Not only that but some of the missions offered to you early on are just too difficult to complete until you progress a little further into the game. I admire the free range of choices on offer but it really is such a difficult system that perhaps a little more linearity would have been beneficial. Yes, I can’t believe I said that either.

Objectives can also be confusing because while most people will expect a ‘confirm’ to accept the mission, all you have to do is read a description of what is happening in the objectives screen. This then arranges all the revealed options into a flow chart and you can tackle them. The game then tells you later what you have been successful at and directs you on a path forward. This is actually a pretty serious issue because there are times you can click on the wrong town and wind up making an enemy out of someone you actually wanted to be allied with later. Sometimes you will even click the wrong location and end up fighting an enemy with massively superior forces – ending up with most of your armies destroyed and heading into the ‘load’ menu to retry from an earlier point.

Additionally there are issues with balancing because if you have a few armies of Bowmen you can wipe out a huge number of heavily armed melee troops. Bowmen do a massive amount of damage and you will need to spend a lot of resources and time making sure you have multiple ranged units in your army to make sure you stand a chance. Unless you know this beforehand then playing this game in the early stages gets very frustrating, especially as the game does very little hand holding in relation to learning how everything works together.

The difficulty level is also way off because initially everything seems fine and dandy then suddenly you will start getting your ass handed to you on a regular basis with little idea of how to improve your chances. Bear in mind im talking about the easiest difficulty setting here, not the hardest – I actually dread to think how difficult this game is on the highest level. Even on easy enemy troops will level up faster than you can achieve and there will be many times you send out forces with third level troops to face eight level forces. Not at all enjoyable and massively frustrating.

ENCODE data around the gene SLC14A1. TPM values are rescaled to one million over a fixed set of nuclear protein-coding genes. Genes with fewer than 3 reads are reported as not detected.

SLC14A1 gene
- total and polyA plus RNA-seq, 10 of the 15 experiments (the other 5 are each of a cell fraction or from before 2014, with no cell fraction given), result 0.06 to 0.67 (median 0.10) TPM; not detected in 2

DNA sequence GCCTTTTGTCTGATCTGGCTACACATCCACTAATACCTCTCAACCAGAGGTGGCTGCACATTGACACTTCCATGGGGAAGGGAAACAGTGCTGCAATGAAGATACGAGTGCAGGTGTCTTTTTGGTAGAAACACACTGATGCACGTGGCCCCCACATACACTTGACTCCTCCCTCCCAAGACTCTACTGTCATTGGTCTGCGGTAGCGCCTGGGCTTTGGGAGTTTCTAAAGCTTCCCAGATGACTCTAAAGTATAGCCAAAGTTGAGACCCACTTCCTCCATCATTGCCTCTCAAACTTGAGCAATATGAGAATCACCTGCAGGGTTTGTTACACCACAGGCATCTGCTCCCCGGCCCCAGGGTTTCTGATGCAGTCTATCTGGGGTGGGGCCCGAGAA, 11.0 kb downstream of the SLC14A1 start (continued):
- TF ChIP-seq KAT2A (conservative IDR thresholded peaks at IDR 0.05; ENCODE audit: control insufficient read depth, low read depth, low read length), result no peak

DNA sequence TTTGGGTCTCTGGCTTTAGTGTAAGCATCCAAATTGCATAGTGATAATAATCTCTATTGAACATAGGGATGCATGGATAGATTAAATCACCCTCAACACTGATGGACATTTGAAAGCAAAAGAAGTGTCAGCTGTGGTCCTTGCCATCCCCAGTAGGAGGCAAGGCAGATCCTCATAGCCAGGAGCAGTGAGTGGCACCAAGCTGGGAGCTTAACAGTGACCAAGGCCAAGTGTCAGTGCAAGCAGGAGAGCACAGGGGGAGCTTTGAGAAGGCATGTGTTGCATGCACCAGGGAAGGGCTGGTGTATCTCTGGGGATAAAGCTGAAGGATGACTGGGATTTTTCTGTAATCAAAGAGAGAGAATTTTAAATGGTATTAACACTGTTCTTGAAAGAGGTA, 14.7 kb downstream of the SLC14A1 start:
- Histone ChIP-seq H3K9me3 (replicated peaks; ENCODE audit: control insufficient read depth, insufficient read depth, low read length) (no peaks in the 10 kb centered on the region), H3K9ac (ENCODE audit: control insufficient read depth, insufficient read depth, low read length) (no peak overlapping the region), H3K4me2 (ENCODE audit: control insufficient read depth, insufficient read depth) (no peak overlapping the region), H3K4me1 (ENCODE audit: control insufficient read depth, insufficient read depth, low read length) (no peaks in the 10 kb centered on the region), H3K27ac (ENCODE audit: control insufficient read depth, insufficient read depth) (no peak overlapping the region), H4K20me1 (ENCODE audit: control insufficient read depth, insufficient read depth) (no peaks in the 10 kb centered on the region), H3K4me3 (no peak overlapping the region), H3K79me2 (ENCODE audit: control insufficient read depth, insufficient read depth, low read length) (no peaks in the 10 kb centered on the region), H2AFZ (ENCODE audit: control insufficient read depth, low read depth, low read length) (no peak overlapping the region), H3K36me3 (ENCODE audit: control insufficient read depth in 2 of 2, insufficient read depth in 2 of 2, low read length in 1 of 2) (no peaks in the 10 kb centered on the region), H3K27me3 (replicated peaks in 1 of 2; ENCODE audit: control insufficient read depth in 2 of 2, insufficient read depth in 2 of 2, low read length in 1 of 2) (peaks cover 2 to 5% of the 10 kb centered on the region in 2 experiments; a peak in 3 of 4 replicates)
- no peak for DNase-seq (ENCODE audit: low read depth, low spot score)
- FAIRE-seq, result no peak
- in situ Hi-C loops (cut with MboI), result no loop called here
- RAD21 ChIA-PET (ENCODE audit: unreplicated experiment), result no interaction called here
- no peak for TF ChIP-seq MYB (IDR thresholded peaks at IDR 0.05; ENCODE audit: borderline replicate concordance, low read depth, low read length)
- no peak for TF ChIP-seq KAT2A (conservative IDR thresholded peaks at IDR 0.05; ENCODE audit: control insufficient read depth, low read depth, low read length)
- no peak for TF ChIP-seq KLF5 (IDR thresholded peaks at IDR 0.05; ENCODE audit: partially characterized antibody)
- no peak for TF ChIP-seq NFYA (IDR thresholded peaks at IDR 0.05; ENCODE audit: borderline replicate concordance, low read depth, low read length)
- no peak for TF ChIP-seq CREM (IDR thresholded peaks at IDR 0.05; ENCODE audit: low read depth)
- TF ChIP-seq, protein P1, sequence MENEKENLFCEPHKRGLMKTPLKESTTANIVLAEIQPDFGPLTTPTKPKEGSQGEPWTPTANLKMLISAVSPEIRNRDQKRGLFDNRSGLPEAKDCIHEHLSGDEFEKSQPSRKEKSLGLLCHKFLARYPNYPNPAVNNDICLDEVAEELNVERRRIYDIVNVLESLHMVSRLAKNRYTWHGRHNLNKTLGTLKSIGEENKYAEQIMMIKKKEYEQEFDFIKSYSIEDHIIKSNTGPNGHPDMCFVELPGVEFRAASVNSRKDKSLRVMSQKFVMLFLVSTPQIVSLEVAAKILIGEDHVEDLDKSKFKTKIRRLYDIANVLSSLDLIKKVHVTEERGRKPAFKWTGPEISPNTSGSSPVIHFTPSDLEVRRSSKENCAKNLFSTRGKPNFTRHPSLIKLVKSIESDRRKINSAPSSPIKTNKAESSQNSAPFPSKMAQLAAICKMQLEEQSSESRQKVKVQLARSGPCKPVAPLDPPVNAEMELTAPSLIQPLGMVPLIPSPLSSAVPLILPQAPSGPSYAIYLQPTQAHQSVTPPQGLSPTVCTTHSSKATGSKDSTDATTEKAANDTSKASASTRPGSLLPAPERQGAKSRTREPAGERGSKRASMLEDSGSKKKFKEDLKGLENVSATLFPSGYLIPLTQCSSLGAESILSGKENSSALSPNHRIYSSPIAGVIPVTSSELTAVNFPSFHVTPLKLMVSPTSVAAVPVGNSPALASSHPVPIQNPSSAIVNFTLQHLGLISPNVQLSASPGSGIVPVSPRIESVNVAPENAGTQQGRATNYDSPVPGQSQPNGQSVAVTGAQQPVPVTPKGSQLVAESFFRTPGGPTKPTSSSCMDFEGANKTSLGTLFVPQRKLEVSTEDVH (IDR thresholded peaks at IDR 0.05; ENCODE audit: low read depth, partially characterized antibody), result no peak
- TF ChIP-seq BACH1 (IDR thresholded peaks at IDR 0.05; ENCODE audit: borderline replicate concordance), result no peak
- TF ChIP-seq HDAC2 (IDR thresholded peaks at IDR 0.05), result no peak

While the game also incorporates role playing elements these are secondary when taken into comparison with the strategy aspect. You have a team of knights at hand (the Knights Of The Round Table) and these guys are heroes with special skills. Divine powers allow spell casting that can damage enemies or heal allies and the fog spell comes in extremely useful against forces of enemy bowmen. The knights can also get access to magical weapons and other artefacts which is an excellent addition.

Quest locations are marked on the main map via glowing scroll icons and if you visit these locations with a knight you take on a story mission told by interactive dialogue sequences. You answer about a dozen questions and can choose between fighting and sneaking and progress until the end point.

These are basically interactive stories, some of which detail the mythology of Arthur. These are actually more enjoyable than they sound and the end result will always effect the game. Your actions are recorded on a wheel of morality that will show your history as a ruler and leader. Religious decisions also have an impact on your overall persona so if you spend a lot of time helping the druids you will gain points with the pagans but damage your relationship with the Christian provinces.

King Arthur: The Role Playing Wargame is a brave attempt to encompass an exciting and rich time in fantasy history, sadly however the game really needs a massive path to address the difficulty and other key issues we discussed today. As it stands it is entertaining for a few hours but it will alienate all but the most patient and dedicated of fantasy gamer. I would find it hard to recommend in its current state.


If the issues were resolved this would be a lot higher. Fantastic potential, sadly marred by a lack of playtesting.
A superb engine, incredibly detailed and beautiful to look at.
A decent score, but it all becomes slightly repetitive after a few hours
In its current state long term playability will be a concern

In need of a huge patch to resolve issues.

About Author

Stuart Davidson